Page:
Were Israelis to vote in the U.S. elections, Donald Trump would have a good chance of securing another four years in the White House. So says a poll from early October published in the Jerusalem Post: some 63.3 percent of Israelis prefer Trump’s reelection, while only 18.8 percent would choose Democratic candidate Joe Biden.
Polls show Trump losing to Biden, on average, by a comfortable double-digit margin. The exceptions include some parts of the U.S. Midwest and, apparently given these favorable numbers, Israel. It should come as no surprise, then, that the Republican campaign will try to inject some of these good Israeli vibes into the United States — even though foreign policy, with the exception of the anti-China campaign, has very little weight in the presidential race. In the lead-up to the election, we can expect Trump to try to cash in on the “successes” of U.S. policy in the Middle East.
No one doubts Biden’s commitment to Israel. In the same Israeli poll, along with the preference for Trump, half the respondents acknowledged that the “friendship” between the United States and Israel will continue to thrive even if the White House changes hands. Despite occasional moments of significant friction, the alliance is a matter of utmost importance for U.S. imperialism.
Barack Obama’s differences with Benjamin Netanyahu, Israel’s longtime prime minister, did not keep him from becoming the president who gave Israel the largest military assistance package ever — no less than $38 billion over 10 years.
Sometimes, however, the dog bites the hand of the person who feeds it. That seemed to be what Netanyahu did during the Obama years, undermining Obama’s “multilateral” policy to stabilize the Middle East and contain Iran’s nuclear challenge by conspiring with Republican hawks. And while there are no differences between Republicans and Democrats regarding the strategic nature of the United States’ alliance with Israel, a Biden presidency could raise expectations for the resurrection of some version — even a diminished one — of the nuclear agreement with Iran to which the European powers remain signatories.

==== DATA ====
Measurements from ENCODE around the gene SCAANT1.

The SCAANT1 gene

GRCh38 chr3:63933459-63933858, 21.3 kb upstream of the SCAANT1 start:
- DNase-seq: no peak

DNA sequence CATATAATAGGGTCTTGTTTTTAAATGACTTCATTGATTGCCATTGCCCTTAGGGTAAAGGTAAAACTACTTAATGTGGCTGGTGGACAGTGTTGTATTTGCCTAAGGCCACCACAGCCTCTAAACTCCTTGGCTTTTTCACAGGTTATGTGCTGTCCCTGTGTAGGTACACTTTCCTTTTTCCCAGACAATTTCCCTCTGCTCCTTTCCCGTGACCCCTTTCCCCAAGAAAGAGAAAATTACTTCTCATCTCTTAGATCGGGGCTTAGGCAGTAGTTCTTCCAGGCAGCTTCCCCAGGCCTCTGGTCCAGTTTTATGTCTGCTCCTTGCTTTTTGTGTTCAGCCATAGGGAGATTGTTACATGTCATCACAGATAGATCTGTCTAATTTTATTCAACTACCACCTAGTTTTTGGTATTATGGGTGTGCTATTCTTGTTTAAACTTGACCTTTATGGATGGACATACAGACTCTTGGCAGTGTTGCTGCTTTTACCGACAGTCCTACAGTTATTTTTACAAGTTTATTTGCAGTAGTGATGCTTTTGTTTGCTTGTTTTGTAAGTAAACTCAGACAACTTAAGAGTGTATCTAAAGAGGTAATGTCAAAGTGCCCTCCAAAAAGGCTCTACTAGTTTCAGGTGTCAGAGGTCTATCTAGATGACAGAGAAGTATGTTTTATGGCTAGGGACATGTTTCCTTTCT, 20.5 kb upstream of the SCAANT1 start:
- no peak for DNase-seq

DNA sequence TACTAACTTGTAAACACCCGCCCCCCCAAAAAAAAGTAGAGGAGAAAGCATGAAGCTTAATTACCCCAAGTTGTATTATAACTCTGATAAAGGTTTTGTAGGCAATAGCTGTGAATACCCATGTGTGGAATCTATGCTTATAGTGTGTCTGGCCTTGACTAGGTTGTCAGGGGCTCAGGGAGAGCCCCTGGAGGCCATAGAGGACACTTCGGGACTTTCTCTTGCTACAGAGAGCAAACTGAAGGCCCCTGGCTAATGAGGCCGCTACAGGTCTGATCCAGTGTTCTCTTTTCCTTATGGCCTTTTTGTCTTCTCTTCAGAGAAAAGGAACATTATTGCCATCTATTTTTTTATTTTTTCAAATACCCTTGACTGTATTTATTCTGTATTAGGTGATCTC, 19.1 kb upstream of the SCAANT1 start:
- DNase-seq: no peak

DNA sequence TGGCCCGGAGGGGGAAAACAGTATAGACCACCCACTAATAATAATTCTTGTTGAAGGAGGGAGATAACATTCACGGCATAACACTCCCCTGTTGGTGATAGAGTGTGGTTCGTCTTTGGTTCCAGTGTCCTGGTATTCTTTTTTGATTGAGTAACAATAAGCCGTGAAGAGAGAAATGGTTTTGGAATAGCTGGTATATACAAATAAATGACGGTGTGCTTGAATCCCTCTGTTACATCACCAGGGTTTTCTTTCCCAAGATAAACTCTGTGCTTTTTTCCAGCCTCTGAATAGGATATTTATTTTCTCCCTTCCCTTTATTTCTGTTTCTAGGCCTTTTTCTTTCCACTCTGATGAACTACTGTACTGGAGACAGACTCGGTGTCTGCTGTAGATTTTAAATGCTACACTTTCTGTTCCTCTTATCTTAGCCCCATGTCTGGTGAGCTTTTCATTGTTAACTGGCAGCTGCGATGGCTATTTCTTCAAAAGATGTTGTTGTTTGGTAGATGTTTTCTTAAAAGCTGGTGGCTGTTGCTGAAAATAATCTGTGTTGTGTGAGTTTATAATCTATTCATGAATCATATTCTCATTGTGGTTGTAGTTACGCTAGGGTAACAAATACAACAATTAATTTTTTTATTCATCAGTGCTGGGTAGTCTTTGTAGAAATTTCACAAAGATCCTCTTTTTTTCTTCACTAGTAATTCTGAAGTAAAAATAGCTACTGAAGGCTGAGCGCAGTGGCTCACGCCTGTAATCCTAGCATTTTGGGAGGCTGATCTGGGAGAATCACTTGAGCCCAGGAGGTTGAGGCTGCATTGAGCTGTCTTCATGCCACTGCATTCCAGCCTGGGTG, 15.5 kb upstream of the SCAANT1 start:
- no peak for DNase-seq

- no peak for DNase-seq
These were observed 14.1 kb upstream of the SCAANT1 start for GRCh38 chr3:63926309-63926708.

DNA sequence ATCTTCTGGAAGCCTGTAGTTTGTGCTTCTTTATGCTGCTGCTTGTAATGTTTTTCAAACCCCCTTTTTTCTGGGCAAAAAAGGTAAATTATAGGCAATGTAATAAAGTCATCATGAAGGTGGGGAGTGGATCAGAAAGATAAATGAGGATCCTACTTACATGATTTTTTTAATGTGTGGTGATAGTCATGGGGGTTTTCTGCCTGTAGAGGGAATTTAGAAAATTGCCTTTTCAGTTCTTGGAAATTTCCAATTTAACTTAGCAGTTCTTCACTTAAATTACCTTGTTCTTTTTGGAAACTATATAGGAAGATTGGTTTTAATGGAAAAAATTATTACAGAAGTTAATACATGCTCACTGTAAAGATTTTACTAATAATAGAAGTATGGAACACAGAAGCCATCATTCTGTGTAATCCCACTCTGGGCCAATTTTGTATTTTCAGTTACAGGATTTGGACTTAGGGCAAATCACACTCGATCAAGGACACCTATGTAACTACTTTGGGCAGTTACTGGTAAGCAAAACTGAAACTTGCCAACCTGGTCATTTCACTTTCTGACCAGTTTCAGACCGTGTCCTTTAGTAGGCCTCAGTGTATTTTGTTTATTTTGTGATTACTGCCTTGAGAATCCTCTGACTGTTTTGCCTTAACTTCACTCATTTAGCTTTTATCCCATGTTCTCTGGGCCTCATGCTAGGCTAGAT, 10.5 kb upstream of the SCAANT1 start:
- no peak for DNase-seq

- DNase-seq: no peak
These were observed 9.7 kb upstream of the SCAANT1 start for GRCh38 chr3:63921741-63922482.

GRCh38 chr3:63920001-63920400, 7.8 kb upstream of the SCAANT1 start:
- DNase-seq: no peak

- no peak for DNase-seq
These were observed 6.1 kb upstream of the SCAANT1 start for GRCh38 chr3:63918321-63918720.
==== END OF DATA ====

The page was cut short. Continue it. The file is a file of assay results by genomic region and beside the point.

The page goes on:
From a domestic political perspective, the need to put an end to the disasters in Iraq and Afghanistan continue to be weighty issues. But in recent years, other actors that influence U.S. foreign policy have been rising in importance. Historically, the so-called “Zionist lobby” (in the form of the American Israel Public Affairs Committee, AIPAC) has had more influence on the Democratic Party. However, the pro-Israel evangelical sectors — which are grouped together in Christians United for Israel (which has a growing influence in other countries, such as Brazil) — have burst onto the political scene. This extreme Right grouping — Zionist and anti-Semitic at the same time — turns out to be part of Trump’s hardcore electoral base and maintains an organic relationship with his government. Vice President Mike Pence and Secretary of State Mike Pompeo are regular speakers at the organization’s annual meetings.
This explains why Trump’s pro-Israeli or, rather pro-Zionist ultra-right-wing policy eclipses the already high standards of U.S. imperialism. In his nearly four years at the helm of the White House, Trump pulled the United States out of the nuclear deal with Iran; reimposed harsh sanctions against the Tehran regime; and assassinated General Qassem Suleimani, a key strategist of Iranian Middle East policy. He dragged some stalwarts, such as Brazilian President Jair Bolsonaro, into recognizing Israeli sovereignty over the Golan Heights and Jerusalem as the capital of the Zionist state. As Trump himself claims, this move was aimed at American Zionist Christians. More recently, he imposed on the government of Serbia a commitment to move its own embassy from Tel Aviv to Jerusalem, a demand that came as no surprise in the recent White House-sponsored Serbian trade agreement with Kosovo. This sparked a crisis between Serbia and the European Union, which opposes recognition of Jerusalem as the Israeli capital, and called into question the already complicated incorporation of Serbia into the European bloc.
Perhaps most significant, however, are the consequences of Trump’s reconfiguration of alliances between Israel and the United States’ allies in the Arab (Sunni) world into a more or less permanent front against Iran and its allies to liquidate the latter nation’s ambitions for regional leadership. This reconfiguration also challenges the “Ottoman” delusions of Recep Tayyip Erdogan, Turkey’s president.